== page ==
Book: Aging Beyond Belief by Don ArdellIf you plan to age, prepare yourself — it's later than you think. The challenge of aging well should be taken seriously, but not grimly! Whatever your age, it's never too soon, or too late, to learn and apply the fine art of aging well, really well. Discover what aspects of aging can't be changed and improve the rest that can. Mold your own realities with REAL wellness, Ardell-style.
The 69 tips — one for each year of the author's life — are thought-provoking, challenging, eye-opening, manageable and fun to read. And all provide practical guidance for intelligently designing your own life-style evolution.
Wellness in the Headlines
(Don's Report to the World)
"Elsewhere, an article in the magazine Obesity said that infants and children are more likely to be overweight, and so are readers of the magazine Obesity." Andy Borowitz, The Borowitz Report, August 10, 2006
It was odd to read that today's children are likely to have shorter, less-healthy lives than their parents. (New England Journal of Medicine, March 17, 2005) How can this be, given the fact that contemporary youth live in an era of the wellness movement -- and a time when life expectancy has increased for over two centuries? What's more, today's youth have a nearly limitless choice of medications and high-tech medical treatments, excellent public sanitation and readily available antibiotics and vaccines. Is the problem, as Andy Borowitz implies, that too many people are reading the magazine Obesity? Or, are there more sensible explanations? More important, are there effective ways to reverse this unfortunate trend?
One reason there IS an obesity magazine is there is so much obesity. There is more of it among our youth than ever before. A 2004 Institute of Medicine report puts the number of obese children over age six at nine million. This is double the number of preschool children and triple the number of six-to-11-year-olds who were obese in the 1970s.
Obesity increases the risks of heart disease, cancer and type 2 diabetes in children. Obesity is linked with a five-year reduction in the average lifespan of the society. Some policy experts urge politicians to take immediate steps, including federal legislation, to prevent and to treat obesity in the young. Most common among the action recommendations are calls for bans on junk-food in schools, on advertising of such foods to kids, as well as calls for a variety of physical education initiatives. Such steps are all well and good. However, more than this will be required if today's youth are to live healthier, as well as longer lives.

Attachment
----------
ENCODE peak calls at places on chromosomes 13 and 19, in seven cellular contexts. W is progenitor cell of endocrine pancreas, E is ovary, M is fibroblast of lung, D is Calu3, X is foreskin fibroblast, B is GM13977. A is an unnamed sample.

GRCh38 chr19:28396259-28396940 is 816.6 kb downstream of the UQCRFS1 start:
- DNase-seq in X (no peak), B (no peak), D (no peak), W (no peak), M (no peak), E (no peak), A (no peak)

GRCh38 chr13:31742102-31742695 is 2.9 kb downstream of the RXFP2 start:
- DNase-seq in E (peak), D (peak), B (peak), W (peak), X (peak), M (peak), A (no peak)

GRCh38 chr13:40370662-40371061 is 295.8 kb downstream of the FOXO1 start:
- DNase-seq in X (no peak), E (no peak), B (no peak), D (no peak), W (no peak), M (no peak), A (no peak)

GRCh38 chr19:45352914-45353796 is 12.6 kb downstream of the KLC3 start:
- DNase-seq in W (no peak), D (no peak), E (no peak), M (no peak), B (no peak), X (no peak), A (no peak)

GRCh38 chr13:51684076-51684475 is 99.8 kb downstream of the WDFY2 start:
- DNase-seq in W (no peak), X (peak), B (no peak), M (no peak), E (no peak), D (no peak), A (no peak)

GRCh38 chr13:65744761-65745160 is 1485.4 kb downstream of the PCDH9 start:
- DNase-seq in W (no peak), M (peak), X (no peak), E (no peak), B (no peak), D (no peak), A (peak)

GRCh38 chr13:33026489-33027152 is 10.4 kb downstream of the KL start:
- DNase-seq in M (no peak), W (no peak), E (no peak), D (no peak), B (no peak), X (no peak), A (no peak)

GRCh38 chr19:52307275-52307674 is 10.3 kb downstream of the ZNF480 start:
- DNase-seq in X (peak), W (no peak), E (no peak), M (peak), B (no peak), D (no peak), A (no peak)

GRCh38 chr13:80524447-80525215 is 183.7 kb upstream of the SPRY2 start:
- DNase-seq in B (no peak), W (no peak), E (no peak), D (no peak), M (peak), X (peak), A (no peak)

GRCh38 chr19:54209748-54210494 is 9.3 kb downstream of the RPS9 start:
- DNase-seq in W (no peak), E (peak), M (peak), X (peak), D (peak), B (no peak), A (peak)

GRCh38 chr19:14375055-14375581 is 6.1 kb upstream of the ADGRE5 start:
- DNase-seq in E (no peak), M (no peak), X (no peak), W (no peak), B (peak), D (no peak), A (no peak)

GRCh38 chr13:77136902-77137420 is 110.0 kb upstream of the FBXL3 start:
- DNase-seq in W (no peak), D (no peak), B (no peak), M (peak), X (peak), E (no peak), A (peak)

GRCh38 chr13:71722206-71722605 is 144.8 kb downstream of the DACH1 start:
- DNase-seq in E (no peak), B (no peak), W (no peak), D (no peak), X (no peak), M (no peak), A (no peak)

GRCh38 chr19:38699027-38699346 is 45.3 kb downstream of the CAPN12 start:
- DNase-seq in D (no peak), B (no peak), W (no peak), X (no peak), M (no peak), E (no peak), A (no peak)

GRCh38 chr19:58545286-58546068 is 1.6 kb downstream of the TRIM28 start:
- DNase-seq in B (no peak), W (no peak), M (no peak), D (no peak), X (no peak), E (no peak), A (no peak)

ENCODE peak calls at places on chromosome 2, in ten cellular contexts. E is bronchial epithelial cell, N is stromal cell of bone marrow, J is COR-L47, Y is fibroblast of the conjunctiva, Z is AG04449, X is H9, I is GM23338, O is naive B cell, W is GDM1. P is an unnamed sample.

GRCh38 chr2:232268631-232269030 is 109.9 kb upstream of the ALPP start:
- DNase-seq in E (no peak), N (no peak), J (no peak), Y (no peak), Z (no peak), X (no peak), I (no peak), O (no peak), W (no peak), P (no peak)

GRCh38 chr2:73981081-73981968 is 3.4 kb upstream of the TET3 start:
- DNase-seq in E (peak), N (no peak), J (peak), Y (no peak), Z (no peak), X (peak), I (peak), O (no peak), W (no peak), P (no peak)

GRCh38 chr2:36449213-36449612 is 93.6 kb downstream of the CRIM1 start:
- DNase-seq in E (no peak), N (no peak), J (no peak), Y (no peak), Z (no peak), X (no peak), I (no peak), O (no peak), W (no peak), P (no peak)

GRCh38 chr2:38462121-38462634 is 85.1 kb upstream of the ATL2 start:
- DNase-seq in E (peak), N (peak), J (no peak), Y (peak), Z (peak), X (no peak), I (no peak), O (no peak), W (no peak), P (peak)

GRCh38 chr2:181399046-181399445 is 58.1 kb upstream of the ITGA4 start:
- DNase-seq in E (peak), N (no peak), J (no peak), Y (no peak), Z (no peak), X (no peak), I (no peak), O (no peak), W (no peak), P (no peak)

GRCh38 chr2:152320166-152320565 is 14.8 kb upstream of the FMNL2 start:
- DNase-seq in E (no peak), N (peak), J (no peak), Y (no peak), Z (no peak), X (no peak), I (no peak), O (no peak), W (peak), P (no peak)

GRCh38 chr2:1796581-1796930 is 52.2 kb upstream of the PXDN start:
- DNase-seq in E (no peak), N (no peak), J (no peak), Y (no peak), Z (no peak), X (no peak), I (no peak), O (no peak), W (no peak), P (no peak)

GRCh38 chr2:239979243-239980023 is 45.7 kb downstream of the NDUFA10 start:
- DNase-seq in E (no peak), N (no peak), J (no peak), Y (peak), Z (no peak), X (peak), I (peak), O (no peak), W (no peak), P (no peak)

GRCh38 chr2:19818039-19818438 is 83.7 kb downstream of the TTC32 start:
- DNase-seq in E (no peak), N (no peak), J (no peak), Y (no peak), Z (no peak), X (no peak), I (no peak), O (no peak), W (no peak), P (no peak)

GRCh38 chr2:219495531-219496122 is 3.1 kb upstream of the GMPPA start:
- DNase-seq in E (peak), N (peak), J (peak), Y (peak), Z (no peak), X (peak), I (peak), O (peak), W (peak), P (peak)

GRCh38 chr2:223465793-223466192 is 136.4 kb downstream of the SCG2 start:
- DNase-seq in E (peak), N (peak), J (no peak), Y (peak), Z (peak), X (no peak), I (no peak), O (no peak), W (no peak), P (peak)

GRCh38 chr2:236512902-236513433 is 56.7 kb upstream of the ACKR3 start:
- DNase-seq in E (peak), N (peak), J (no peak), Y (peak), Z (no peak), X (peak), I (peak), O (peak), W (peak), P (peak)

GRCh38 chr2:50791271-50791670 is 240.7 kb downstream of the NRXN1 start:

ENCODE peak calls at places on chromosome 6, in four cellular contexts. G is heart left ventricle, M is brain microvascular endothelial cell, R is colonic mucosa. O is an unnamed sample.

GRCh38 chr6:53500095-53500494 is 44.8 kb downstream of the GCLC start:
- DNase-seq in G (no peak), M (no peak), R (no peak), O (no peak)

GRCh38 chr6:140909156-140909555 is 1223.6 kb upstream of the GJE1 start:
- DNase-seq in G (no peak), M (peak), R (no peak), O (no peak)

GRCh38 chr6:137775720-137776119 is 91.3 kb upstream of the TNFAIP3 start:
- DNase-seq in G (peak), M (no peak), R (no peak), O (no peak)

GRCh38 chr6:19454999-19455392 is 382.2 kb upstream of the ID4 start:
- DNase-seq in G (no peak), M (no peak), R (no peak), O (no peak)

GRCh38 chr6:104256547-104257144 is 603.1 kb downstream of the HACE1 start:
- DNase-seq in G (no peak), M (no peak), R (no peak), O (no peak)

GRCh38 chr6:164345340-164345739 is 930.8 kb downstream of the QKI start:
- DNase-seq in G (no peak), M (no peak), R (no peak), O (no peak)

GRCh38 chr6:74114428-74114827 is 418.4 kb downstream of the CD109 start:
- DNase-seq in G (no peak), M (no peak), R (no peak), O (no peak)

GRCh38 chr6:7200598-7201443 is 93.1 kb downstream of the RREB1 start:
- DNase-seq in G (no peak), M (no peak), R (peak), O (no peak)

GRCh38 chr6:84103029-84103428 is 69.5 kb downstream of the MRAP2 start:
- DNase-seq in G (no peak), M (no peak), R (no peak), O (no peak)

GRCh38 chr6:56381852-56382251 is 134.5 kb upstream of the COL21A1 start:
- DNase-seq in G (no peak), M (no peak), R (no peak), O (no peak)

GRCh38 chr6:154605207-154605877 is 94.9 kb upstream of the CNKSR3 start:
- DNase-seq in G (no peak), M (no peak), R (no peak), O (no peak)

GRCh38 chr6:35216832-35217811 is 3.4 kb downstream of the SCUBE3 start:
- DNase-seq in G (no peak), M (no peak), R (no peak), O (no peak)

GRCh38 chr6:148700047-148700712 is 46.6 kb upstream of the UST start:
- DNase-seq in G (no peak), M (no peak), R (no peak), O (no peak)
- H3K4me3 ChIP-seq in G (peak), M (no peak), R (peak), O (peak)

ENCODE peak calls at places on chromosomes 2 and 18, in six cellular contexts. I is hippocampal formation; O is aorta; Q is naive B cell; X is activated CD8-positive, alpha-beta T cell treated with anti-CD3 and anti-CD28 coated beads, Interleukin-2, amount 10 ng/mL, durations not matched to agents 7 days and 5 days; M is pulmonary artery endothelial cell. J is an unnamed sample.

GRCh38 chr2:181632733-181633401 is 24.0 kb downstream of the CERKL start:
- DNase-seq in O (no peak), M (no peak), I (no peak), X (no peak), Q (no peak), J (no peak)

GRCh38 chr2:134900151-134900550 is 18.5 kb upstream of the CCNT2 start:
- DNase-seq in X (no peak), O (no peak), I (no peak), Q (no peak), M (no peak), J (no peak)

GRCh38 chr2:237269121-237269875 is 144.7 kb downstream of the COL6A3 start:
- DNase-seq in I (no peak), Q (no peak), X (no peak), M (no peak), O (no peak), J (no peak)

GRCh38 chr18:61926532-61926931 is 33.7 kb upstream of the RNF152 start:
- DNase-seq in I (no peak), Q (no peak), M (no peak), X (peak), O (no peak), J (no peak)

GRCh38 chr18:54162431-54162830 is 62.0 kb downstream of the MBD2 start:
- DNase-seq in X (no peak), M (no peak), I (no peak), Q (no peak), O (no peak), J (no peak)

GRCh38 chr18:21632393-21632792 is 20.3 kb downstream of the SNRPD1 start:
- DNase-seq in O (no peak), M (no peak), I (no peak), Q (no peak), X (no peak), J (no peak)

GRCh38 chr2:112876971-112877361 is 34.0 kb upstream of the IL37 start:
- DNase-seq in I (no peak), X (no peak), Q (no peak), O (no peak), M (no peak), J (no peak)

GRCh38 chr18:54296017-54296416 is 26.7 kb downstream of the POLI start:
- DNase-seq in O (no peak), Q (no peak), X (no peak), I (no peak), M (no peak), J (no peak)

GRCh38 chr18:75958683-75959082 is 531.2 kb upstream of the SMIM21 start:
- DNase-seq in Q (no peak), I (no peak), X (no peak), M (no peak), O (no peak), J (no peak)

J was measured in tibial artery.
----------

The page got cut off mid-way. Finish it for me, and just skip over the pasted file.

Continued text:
In 1900, the lifespan in America was 47.3. I shudder to think of all my subscribers who would be dead now if that figure had not improved over the course of the past century. With no advances, there would be few to no competitors in my 65-69 age group in road races, duathlons and triathlons. Fortunately, the current average lifespan is 77.6 years. A similar 47.3 year gain in life expectancy into the future, perhaps from banning junk foods in schools and instituting more phys ed classes, would render the average lifespan in the year 2112 a robust 124.9 years.
Imagine the excitement of watching men and women in their 120's crossing finish lines at road races and multi-sport competitions, to the cheers of the multitudes, with "Rocky" music blaring from loudspeakers. It would be inspirational.
The U.S. Social Security Administration, however, does not project the same 47.3 year gain for the next century that was realized over the last one. Their projections foresee lifespans only into the mid-80s -- unless, as some fear, the obesity epidemic gets worse.
In any event, let's start now to create and implement policies for mandatory phys ed classes, junkfood bans in schools and proscriptions on advertising for health-hazardous products. Also, let's have campaigns to promote safer sex and better nutrition and discourage insane behaviors like smoking. Most important of all, let's encourage wellness education and wellness lifestyle reward systems (in other words, attractive incentives) for everybody. Remember, the goal in all is enhanced life quality, not just longevity.
In a wellness mindset, life quality elements include personal freedoms, a strong ethic of responsibility, ties to supportive communities, exceptional physical fitness, resilience, an ability to think critically, a good sense of humor and a tendency to look on the bright side of life.
All of which is what I recommend you do right now. Be well.Domain: physical
Search other reports in the Don Ardell report archive.
Read about our
my shopping cart